Into an Emerald Forest: Scouten and Kasson Brooks (SGL 57)


Rock shelter with caves


You know you lived a day to its fullest when you create a memory, an experience, a feeling that will forever stay with you.

For me, that was this hike, this place…

Over ten years ago I hiked up Scouten Brook in SGL 57.  I was pleasantly surprised by the beauty of this stream, as the water slid over red bedrock and tumbled down small cascades under a hemlock forest.  This off-trail hike was only the beginning for me, the first of many beautiful places I would see during my exploration of SGL 57.  This past weekend, I returned.  And it was amazing.

I’ve spent little time in this area of the SGL 57.  Recently, I’ve become intrigued by what might be there.  Google Earth revealed a vast, deep green forest, even in winter.  I suspected it might be a spruce and hemlock forest.

Our plan was ambitious.  Hike up Scouten Brook, explore the cliff rim of the spruce forest, find a vista, descend a side stream of Kasson Brook, visit Kasson Falls, and hike back out.  This rugged hike would be about 17 miles.


Looking through the cave.


We followed an old grade along Scouten Brook as cascades danced far below over the deep red bedrock I remembered from years ago.  Large boulders adorned the creek. The hemlock forest was not as verdant, dying from the woolly adelgid.  The creek was beautiful and pristine as it flowed through a gorge of towering hardwood trees.  Ryan mentioned there was a sidestream falls and iceflow across Scouten Brook.  We scrambled up the steep glen and a grotto soon appeared with a 20 foot cascade and columns of melting ice.  The day was warm under overcast skies and Ryan had to jump across the stream when an icicle suddenly collapsed.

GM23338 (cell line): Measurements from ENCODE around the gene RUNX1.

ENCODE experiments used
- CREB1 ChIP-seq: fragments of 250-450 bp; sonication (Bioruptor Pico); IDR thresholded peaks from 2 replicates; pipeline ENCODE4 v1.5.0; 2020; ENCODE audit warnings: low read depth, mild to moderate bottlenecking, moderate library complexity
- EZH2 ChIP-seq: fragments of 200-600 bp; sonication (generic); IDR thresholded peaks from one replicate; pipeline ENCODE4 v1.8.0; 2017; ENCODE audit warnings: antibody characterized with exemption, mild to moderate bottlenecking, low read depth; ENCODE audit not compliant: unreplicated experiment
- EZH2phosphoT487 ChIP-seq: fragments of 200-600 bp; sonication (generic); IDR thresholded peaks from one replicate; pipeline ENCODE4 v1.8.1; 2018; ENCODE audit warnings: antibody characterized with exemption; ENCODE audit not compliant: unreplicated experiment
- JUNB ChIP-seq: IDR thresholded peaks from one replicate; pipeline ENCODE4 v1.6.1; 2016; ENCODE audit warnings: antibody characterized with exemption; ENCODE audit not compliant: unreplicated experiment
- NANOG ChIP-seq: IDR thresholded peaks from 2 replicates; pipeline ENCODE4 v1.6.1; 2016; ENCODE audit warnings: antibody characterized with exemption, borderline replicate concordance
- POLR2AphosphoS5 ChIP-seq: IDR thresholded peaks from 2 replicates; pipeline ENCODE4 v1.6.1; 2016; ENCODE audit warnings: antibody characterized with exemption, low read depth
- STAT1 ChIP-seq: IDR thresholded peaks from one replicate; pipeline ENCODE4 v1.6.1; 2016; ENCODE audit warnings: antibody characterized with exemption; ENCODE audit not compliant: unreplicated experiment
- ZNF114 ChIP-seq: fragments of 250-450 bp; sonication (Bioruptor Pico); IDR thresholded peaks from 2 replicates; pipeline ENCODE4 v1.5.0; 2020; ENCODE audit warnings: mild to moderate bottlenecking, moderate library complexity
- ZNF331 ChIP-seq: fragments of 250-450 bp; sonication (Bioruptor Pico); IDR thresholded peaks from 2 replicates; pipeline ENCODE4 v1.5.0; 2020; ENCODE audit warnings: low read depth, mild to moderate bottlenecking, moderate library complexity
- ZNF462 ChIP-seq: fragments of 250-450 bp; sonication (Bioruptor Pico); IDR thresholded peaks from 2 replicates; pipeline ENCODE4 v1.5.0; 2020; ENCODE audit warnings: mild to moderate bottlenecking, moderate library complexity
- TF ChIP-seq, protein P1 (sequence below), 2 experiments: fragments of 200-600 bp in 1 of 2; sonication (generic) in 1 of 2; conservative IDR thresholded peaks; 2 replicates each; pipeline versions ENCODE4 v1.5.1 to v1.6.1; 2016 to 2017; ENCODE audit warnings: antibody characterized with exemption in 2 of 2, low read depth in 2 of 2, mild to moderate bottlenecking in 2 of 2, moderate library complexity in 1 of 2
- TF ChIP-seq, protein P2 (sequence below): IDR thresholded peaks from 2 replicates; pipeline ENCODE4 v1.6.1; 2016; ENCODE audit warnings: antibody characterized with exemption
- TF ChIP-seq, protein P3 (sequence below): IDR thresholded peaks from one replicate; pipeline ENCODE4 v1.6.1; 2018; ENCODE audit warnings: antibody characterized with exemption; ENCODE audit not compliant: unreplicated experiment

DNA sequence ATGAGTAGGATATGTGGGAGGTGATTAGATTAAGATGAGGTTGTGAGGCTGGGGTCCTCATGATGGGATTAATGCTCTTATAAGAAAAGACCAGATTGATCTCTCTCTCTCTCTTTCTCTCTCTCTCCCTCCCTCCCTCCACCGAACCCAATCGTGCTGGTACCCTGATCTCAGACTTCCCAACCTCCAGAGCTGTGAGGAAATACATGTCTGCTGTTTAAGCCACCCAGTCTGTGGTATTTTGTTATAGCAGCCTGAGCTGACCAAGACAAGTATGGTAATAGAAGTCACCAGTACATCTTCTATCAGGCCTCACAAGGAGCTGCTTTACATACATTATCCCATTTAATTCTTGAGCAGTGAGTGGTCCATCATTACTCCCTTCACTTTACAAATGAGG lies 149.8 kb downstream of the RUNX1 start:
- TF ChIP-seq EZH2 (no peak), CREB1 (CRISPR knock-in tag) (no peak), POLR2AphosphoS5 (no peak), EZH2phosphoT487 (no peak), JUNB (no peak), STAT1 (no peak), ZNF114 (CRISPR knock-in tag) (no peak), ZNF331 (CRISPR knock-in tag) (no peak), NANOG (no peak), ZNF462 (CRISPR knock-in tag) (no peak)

We continued up this rugged gorge, climbing over large boulders under towering old growth white pine and dead hemlocks.  At the rim were jungles of mountain laurel and a cave formed by boulders that Wes explored.  We continued along the rim, following a bear path, but the thick laurel made it slow going.  We descended steeply back to Scouten Brook to see a beautiful ice covered waterfall.  Upstream were more waterfalls, all adorned with ice.  It was a beautiful, serene place.

Easier hiking was provided by an old forest grade that gradually climbed the plateau.  The hemlock and spruce forest that was the goal of this hike soon came into view.  We left the old grade and climbed to this evergreen forest and were greeted with a massive rock overhang with a cave behind it.  The rock was made of pebbly conglomerate.    I reached the overhang by descending through the cave, where one hanging rock looked like it was about to fall.  We sat there to enjoy the scenery as spruce trees surrounded us.  The best was yet to come.


Incredible forests of spruce, hemlock, and moss.  One of the most scenic forests in the state.